If you’re fed up with waiting behind a line of people on the plane trying to squeeze their bags and coats in crowded overhead bins before you can get to your own seat, Colorado-based Molon Labe Seating believes it has solved the boarding traffic jam.
The company’s “Side-Slip” model moves seats out of the way, more than doubling the width of the aisle from a standard 20 inches to 42 inches.
The sliding seat mechanism is easy to operate: With the push of a button, flight attendants or cabin maintenance crew could move the seats into open-aisle positions prior to boarding. Passengers could then quickly slide and lock the seats in place.
And as an added benefit, the Side-Slip model offers middle-seat passengers more room. At 21 inches, the middle is a full three inches wider than the window and aisle seats. The middle seat also sits slightly lower and back, which makes it less likely the passenger will be rubbing shoulders with fellow passengers on either side. And Molon Labe has made shareable armrests standard, so every passenger gets elbow room.
While the idea of a seat that makes the aisle wider is attractive, most airlines don’t board their planes back-to-front. Hank Scott, CEO of Molon Labe Designs, told Travel+Leisure that passengers will see a difference no matter what boarding procedures an airline uses.
“If they board by account status we still get the advantages of a wider aisle and more maneuvering room during passenger ‘spinning’—that time when they are next to their seat in the aisle taking jackets off, putting bags away, getting iPads out—but it will reduce their overall efficiency. It will still be better but not optimal,” he said.
Scott says that during their modeling of boarding speed, Molon Labe found random boarding, on a first-come-first-seated basis, like Southwest Airlines uses, gives the fastest results.
Molon Labe Seating first debuted the Side-Slip seat concept in 2015, and has been refining the design since.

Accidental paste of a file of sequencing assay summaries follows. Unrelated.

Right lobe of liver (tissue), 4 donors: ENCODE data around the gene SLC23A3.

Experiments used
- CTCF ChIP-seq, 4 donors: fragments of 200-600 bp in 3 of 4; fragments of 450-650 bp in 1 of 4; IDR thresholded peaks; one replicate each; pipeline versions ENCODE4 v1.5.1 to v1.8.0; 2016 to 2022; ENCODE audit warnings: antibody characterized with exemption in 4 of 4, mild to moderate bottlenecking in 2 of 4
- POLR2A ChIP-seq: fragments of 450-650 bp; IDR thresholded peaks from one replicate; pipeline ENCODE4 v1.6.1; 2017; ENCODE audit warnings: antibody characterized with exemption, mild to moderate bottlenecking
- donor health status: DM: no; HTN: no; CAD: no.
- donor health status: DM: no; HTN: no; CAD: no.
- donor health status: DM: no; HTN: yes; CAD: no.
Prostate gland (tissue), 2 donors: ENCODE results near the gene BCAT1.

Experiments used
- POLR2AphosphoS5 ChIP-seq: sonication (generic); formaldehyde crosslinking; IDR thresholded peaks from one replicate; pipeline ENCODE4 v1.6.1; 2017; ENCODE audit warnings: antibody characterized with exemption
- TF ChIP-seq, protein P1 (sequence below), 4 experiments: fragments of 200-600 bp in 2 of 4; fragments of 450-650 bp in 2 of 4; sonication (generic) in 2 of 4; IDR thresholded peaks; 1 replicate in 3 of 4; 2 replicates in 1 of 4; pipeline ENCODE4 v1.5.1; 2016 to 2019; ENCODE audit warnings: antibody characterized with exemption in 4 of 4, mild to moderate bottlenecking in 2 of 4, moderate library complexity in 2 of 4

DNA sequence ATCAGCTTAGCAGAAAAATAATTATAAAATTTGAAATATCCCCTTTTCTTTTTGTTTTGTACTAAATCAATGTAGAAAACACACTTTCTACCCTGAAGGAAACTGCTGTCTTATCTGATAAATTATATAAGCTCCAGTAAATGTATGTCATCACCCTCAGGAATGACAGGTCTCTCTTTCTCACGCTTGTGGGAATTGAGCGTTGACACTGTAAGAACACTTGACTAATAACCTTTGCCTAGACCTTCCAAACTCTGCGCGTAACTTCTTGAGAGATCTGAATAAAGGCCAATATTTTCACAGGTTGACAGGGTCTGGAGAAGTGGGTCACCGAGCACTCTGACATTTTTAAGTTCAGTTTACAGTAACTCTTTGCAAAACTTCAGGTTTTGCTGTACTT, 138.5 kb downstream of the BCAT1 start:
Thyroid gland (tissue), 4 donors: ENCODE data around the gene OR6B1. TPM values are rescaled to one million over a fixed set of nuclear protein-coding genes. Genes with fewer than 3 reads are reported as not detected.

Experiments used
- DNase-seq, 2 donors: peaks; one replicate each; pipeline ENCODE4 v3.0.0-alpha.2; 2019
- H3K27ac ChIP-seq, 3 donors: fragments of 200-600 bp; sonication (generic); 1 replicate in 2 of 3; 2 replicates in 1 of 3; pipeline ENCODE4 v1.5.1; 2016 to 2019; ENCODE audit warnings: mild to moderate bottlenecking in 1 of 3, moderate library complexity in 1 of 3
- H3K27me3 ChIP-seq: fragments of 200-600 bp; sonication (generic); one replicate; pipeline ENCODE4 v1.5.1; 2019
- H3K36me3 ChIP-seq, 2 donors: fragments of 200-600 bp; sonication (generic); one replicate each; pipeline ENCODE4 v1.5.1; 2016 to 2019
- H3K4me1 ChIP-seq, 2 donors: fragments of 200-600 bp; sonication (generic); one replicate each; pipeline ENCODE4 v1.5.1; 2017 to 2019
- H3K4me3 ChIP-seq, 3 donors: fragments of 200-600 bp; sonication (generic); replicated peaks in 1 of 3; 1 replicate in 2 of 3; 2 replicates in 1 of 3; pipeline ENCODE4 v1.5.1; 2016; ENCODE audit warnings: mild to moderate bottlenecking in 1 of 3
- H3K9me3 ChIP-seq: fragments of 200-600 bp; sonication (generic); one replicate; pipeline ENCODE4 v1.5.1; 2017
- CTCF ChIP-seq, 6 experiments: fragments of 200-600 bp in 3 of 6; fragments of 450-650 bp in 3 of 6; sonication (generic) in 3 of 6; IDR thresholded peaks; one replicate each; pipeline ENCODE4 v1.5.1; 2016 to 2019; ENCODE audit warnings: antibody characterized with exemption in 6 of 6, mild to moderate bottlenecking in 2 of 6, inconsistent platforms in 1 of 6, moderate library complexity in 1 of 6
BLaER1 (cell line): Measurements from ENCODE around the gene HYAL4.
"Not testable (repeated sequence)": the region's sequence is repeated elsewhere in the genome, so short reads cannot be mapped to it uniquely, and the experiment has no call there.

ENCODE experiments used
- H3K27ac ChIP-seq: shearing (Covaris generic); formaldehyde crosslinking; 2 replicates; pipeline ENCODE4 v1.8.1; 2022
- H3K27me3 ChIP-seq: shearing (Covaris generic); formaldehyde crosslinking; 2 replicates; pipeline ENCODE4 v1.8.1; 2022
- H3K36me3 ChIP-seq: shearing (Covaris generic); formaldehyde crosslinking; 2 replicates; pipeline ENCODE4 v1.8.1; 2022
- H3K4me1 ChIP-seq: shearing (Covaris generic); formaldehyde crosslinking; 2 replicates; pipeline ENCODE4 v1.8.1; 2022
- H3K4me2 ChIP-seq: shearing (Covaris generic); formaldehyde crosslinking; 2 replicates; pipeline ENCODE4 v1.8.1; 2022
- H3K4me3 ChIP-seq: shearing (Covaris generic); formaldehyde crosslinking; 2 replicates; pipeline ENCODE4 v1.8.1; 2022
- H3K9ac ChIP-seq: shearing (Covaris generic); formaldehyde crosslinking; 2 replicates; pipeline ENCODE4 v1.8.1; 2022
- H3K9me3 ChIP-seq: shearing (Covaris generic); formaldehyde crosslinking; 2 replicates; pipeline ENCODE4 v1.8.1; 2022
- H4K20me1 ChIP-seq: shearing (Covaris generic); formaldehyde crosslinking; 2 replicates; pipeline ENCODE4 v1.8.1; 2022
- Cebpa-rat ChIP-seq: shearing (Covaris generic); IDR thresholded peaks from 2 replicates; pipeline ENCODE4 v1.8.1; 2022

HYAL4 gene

The company has now cleared major hurdles for approval by the FAA by passing 16G force, 14G force, and HIC (Head Impact Criteria) tests. The tests are required for all aircraft seats, but passing them is a particularly important achievement for the Side-Slip seat because of the unique moving mechanism. The designers had to prove that the seat would only slide when it should. With the tests passed, Scott and his team at Molon Labe can now focus on submitting the design to regulators for final approval, and the tough job of convincing an airline to buy this very different seat.
There have been a few alternative seating solutions for economy class over the years, and they haven’t managed to get off the ground yet.
Even established manufacturers have had trouble persuading airlines to adopt their most radical seat designs. Airlines tend to be conservative about these things and most opt for new versions of the familiar fixed three-seat or two-seat models which have been flying for ages.
Still, based on reaction to the seat at trade shows, Scott is optimistic.
“Every time someone sees the design they get this ‘ah-ha’ moment,” he said. “Sometimes it’s the wider aisle, sometimes it the extra lateral space they feel when they sit in the staggered design. Of course, every time we fly we also get reminded how necessary this design is ourselves.”